3. Having living plants growing at all times is hugely important to maintaining soil life.  So whenever we are not growing salad greens on a part of our garden we rest it for a year at a time and grow cover-crops.  These crops are not for us to harvest, sell or eat, but rather they are designed to feed the soil.  Did you know that it is way more effective to grow legumes that capture atmospheric nitrogen and store it in the soil than to apply synthetic chemical fertilizer?  We have 14 different plants in our cover crop mix, each of which helps to repair the soil in some way.
4.  All of the latest research shows that integrating ruminent (grass eating) animals back into the rotation is incredibly important and by far the fastest way to put carbon back into the ground and restore the life in the soil.  The trick is that the have to be grazed intensively – which means moved daily as Bison used to do in the wild.  So, we have introduced cattle back to the farm and we use them as mobile composters to eat our cover crops I stead of us tilling them into the soil.
5. We have 18 bee hives on the farm and have planted pollinator strips – we have also planted 12,000 trees.

6.  Regenerative agriculture doesn’t just mean rebuilding your soil it also means rebuilding your community.  We have many events and fundraisers that bring our community to our farm, together we have raised over a million dollars to put organic food into good food organizations (insert video link?) and we have a profit sharing model with our employees.

5. As you mentioned in your TED Talk, data suggests that there are less than 60 harvests left, which is terrifying AF. What changes can we start making right now to reverse this?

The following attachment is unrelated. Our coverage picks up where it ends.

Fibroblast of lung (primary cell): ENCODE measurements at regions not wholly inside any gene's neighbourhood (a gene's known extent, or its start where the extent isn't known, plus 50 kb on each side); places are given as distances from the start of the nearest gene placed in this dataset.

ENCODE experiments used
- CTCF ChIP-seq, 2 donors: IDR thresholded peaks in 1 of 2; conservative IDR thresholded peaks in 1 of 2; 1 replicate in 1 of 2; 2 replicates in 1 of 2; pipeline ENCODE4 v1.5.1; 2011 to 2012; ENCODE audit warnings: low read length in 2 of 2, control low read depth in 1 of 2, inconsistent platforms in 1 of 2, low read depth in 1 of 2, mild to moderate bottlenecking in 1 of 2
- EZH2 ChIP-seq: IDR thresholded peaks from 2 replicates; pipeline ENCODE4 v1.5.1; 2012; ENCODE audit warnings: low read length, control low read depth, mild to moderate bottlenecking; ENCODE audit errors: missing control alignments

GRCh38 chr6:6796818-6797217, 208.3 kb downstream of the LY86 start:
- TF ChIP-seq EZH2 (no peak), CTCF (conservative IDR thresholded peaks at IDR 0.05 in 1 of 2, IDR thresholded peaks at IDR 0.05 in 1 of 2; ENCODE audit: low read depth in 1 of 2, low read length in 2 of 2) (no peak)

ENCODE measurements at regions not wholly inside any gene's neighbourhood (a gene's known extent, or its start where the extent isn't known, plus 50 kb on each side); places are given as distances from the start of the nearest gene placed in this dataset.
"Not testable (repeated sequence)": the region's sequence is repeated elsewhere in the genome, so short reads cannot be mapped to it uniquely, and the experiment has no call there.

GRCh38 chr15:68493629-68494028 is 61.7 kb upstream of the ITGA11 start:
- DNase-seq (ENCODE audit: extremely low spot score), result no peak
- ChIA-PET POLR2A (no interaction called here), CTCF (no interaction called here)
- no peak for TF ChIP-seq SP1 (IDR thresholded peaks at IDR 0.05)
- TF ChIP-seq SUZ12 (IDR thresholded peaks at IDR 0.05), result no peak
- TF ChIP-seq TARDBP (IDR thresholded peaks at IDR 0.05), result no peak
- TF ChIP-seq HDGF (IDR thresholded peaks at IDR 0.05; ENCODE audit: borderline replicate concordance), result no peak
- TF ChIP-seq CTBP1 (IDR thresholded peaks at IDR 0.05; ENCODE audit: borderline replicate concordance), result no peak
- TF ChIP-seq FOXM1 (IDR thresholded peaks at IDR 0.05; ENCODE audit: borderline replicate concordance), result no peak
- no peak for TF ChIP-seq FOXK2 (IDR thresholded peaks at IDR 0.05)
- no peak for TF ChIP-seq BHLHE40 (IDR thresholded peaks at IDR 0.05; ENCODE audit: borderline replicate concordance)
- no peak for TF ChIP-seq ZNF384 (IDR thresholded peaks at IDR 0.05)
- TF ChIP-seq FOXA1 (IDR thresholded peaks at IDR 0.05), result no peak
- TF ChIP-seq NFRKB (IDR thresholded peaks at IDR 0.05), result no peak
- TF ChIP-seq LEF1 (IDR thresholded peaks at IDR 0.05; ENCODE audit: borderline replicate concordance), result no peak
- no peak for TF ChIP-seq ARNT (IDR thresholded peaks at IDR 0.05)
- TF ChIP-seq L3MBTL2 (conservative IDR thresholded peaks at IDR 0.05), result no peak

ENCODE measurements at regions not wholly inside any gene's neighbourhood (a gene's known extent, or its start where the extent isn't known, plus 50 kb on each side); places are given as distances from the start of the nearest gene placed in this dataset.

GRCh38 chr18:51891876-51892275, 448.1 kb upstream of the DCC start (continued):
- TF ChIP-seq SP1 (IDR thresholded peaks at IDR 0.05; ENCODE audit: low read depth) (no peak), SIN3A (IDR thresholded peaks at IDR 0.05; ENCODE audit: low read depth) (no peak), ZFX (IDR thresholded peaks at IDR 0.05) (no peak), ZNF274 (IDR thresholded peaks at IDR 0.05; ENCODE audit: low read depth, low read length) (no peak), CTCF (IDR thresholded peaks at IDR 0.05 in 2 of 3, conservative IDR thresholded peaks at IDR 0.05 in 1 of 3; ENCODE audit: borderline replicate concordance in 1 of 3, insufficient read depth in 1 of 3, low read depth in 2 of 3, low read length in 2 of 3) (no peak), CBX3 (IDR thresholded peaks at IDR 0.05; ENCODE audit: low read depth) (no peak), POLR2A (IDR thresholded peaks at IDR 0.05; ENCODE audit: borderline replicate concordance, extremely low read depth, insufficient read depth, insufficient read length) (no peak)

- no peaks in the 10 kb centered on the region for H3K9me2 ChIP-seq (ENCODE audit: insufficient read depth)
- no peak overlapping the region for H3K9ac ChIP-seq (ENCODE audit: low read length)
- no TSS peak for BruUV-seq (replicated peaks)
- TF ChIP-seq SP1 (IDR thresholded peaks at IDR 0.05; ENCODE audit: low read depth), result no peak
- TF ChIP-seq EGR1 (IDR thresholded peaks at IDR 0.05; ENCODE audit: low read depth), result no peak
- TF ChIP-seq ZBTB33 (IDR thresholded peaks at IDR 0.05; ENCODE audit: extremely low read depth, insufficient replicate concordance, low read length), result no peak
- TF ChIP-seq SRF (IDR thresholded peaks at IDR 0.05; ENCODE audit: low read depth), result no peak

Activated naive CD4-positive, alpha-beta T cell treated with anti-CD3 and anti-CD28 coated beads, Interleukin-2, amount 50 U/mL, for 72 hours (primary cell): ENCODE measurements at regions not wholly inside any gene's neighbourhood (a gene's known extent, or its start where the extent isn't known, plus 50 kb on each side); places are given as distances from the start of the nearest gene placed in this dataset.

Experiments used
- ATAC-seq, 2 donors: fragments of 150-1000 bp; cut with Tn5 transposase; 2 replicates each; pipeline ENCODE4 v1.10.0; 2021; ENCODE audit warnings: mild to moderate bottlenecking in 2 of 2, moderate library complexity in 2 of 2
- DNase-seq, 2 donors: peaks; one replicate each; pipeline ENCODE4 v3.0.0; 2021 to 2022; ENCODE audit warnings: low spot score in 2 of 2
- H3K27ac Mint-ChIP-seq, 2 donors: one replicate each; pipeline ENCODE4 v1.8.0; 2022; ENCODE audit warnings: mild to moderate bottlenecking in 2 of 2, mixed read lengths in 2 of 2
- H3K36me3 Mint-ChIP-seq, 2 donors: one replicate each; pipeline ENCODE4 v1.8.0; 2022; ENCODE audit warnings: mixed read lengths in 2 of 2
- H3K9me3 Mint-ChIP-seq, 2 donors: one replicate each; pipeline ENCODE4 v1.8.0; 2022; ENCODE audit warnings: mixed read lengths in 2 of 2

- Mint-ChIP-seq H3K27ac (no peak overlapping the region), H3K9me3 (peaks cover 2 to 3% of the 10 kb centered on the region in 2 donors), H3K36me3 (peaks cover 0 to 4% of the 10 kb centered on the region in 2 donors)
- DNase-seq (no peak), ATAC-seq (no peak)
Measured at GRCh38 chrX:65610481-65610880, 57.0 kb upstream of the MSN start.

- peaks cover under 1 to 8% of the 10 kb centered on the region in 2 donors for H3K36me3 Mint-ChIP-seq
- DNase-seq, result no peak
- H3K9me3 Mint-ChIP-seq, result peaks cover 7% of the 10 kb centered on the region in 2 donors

If consumers demand regeneratively grown food farmers will grow it!  The biggest impact you can have is to buy food that is grown in a way that enhances the environment.  Right now in Canada the best way to do that is to buy organic, many of the regenerative practices are already required in our standards.  Shop at the farmers market.  Know your farmer and ask if they are sequestering carbon – they will know what you are talking about.  Pay more for your food.  This idea that food  is suppose to be cheap is ridiculous.  It externalizes all the true cost of production to the environment and our health.  If people continue to demand cheap food, farmers will continue to wreak havoc on the environment to provide it for you.

What if we wanted to do more? What if we had a little bit of extra time or dollars to contribute to the cause – how else could we get involved and impact change on a larger scale without starting our very own regenerative farms?

Become a member of the Canadian Organic Growers www.cog.  COG is a charitable organization that works to educate farmers on organic and regenerative practices, lobby government and transition conventional farms to organic and regenerative.  They are currently transitioning 25 farms per year in Easter Ontario and have farmers lining up to join the program.  As we raise funds we hope to offer this transition program across Canada.
What makes your spicy salad greens so delicious? We’ve been craving them ever since we got back from The New Farm. (PS. They’re available at Fiesta Farms!)
Humans are designed to taste the nutrition in food.  Our greens are absolutely packed with nutrients having been grown in healthy living soil.  We also keep the microbiome of our greens intact we never spray any chemicals in them, they are not irradiated and we triple wash them in filtered well water instead of chlorine.  They are delicious because your microbiome is craving them – and we have spent 14 years finding the most delicious varieties!  Food literally is medicine – we have forgotten how to listen to our bodies.